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The problem with photojournalism and Africa

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http://www.hiiraan.com/images/logo/Aljazeera.jpg
Thursday January 19, 2017

Whenever "Africa" is in the headline of mainstream US and European media sources, especially those that are highly regarded, I wince. I know the storyline is going to suffused by disappointment and resignation about Africa failing, once again.

While the rest of the world and its modern inhabitants are technologising and digitising, happily going about wearing jeans and t-shirts, there goes Africa, backwards into some apocalyptic, scarred past, wearing embarrassing tribal grab.

Sometimes, these media outlets allow Africa to come to the present, but of course, in dubious ways: embedded in the flow of "Islamic" terror-narratives: Nigeria and Boko Haram, Libya and its violent insurgents, Somalia and its troublesome "Islamic fundamentalists" raiding Kenyan universities.

It's as though the editorial board is shaking its collective head with an exasperated sigh, and showing us, with a lavish, full-colour photograph, exactly why they are frustrated with the entire continent.

Sometimes, though, I'm just confused. For instance, the influential New York Times recently published an article titled, "

Who Is Telling Africa's Stories
covering efforts to develop photojournalism in various African countries

The writer, Whitney Richardson, a photo editor for thepaper, provided
some contradicting points: Happy news about the growing number of talented photographers coming out of photography training institutes and collectives based in countries with divergent histories and presents - Ethiopia, Kenya, Nigeria, South Africa - but also that these photographers do not produce work that is "professional" enough for agencies to hire them.

'Uncomfortable conversations'

Richardson offered some insight into continuing problems that locally based photographers face getting international news agencies' attention. What emerges as a solution is the need for young photographers to get international exposure, where, according to acclaimed photographer Akintunde Akinleye, they may also "learn the ethical standards of the industry". The takeaway: unless international news agencies based in the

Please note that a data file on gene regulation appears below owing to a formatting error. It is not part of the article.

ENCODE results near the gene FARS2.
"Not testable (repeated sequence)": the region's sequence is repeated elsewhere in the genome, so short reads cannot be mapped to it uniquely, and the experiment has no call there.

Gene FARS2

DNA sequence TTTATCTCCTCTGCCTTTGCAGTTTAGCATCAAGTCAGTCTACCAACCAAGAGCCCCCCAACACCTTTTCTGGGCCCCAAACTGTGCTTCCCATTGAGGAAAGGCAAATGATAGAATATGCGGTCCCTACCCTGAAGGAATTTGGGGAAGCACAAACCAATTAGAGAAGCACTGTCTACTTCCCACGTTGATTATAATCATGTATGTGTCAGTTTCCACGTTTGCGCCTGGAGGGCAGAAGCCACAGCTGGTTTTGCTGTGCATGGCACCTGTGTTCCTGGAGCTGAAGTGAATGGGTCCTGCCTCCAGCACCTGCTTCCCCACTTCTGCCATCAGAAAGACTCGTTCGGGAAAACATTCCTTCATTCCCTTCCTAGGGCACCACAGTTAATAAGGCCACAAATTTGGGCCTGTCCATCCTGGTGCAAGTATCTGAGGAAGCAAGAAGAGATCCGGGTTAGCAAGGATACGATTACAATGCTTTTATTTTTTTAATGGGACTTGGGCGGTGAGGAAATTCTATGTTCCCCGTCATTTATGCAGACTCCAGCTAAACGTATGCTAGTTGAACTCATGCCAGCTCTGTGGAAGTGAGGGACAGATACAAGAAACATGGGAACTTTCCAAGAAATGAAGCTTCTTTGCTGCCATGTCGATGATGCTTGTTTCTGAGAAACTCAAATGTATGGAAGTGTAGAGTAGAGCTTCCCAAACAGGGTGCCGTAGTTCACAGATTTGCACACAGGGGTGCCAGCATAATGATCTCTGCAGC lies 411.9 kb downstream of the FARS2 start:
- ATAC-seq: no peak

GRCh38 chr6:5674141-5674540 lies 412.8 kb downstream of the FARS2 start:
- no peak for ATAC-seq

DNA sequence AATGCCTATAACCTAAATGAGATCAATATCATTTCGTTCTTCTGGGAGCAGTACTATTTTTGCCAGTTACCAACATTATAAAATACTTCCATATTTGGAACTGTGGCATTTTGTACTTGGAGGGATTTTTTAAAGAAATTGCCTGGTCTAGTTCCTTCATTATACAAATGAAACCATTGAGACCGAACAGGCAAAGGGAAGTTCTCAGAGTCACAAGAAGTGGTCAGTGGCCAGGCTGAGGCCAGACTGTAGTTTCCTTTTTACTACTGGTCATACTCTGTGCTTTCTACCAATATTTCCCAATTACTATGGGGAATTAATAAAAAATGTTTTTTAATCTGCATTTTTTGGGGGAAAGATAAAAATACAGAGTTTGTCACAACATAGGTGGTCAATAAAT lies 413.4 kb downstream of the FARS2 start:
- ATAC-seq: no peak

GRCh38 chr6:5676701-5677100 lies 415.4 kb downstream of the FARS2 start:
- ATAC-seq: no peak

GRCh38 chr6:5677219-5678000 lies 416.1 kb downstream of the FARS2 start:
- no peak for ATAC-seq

North America and Europe like the Associated Press, Reuters and Agence France-Presse pick your work, you are a nobody.
Yet, it is these very agencies that contribute to problematic views that simplify Africa into a repetitive trope.

Africa remains a monolithic space of violence and poverty uncomplicated by global politics and military action, because the images and narratives chosen by powerful news agencies and newspapers continue to speak to foundational myths that Europe
(and white ex-colonists and plantation owners in America) manufactured about Africa, in order to better ease their conquest and exploitation of a regionally, politically, and socially complex, dynamic continental shelf.

If the construction of the African as child-like, or not-quite-human,  who has little agency or intellect aided the colonial project, today, the narrative continues to aid the construction of the European self as civilised, maintaining the African and Africa as the location of savagery, helplessness, and devastation. It also creates Europe as a desirable location that those who have no agency and have done little to better themselves attempt to infiltrate - much to Europe's chagrin.


Aida Muluneh, Ethiopian-born artist, documentary photographer, and the founder of Desta for Africa (DFA) - a creative consultancy that curates exhibitions and pursues cultural projects with local and international institutions

- emphasises: "
photography continues to play a key role in how we are seen, not just as Africans, but as black people from every corner of the world. Stereotypes and prejudice are incited by images, and if it's used, yet again, to undermine those of us who are truly doing the difficult work, then we need to have some uncomfortable conversations.

And when it comes to payment, there are further "uncomfortable" discrepancies that international agencies never reveal: "When we do get assignments, they want to pay us less because we are from the country; but for a foreign photographer, they will not blink to pay an arm and a leg," adds Muluneh.

In Richardson's piece, the prevailing view is that, even though top photo agencies are looking for local photographers to "offset costs", the Africans do not compare to western photographers.








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